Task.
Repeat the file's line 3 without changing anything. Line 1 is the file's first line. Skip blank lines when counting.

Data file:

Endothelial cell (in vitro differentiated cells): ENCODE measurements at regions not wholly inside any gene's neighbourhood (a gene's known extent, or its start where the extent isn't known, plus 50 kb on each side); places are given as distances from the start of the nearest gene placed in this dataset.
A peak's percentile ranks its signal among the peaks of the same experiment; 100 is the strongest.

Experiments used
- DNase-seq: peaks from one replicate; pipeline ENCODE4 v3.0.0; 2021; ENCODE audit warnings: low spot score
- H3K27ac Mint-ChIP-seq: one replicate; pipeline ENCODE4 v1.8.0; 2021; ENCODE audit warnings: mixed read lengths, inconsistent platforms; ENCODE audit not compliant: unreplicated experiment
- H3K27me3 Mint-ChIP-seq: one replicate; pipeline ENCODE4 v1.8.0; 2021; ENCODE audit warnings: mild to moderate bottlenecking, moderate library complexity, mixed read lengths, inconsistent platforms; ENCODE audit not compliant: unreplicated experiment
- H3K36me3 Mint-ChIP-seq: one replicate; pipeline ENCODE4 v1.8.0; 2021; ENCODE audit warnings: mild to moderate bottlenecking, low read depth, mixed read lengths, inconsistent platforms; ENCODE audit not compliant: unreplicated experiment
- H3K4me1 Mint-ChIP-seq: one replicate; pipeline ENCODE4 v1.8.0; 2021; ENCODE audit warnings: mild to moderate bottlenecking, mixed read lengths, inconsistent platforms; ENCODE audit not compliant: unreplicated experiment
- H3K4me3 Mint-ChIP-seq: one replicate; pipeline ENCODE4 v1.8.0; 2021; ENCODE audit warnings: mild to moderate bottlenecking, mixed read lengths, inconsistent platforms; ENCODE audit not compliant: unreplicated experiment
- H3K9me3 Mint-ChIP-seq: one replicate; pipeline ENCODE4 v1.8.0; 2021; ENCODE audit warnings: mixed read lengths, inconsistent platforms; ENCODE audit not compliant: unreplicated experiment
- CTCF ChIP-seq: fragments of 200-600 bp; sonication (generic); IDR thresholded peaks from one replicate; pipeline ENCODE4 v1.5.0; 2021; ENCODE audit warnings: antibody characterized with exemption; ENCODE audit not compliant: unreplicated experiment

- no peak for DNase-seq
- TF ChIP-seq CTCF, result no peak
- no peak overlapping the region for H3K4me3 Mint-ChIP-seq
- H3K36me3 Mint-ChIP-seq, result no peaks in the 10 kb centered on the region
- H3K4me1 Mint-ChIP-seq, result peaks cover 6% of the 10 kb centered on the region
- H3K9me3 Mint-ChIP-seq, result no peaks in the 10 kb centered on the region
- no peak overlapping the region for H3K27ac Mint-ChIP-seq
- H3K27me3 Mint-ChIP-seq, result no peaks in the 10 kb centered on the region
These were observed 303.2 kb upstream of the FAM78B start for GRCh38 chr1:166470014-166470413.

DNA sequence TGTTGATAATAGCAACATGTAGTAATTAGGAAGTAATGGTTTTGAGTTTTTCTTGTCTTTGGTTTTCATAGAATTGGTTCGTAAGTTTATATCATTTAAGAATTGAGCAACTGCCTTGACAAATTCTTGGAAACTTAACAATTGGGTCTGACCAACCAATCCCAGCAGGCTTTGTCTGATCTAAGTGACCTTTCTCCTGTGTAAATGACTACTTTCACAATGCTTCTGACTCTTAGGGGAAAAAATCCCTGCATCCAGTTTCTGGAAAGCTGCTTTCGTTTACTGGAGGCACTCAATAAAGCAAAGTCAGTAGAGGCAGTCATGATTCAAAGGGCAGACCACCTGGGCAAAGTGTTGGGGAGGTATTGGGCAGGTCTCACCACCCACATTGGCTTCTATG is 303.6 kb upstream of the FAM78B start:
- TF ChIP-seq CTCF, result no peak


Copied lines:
Experiments used